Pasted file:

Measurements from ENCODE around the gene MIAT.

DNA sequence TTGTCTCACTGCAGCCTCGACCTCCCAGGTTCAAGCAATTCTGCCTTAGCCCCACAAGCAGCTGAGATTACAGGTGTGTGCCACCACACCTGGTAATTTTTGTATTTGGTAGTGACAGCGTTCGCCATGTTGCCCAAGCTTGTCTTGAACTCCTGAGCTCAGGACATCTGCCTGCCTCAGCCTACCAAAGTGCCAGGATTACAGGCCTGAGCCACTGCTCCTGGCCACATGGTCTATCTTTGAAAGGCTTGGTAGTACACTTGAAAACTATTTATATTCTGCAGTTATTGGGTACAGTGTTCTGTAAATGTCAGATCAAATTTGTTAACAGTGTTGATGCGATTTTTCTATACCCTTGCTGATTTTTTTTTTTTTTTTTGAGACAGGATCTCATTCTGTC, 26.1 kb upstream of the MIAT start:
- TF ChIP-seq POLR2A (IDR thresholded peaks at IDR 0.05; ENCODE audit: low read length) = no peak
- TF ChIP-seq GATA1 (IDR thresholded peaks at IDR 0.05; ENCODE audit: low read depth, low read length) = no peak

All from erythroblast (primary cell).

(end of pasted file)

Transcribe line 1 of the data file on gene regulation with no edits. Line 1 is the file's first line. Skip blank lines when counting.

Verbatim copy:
Measurements from ENCODE around the gene MIAT.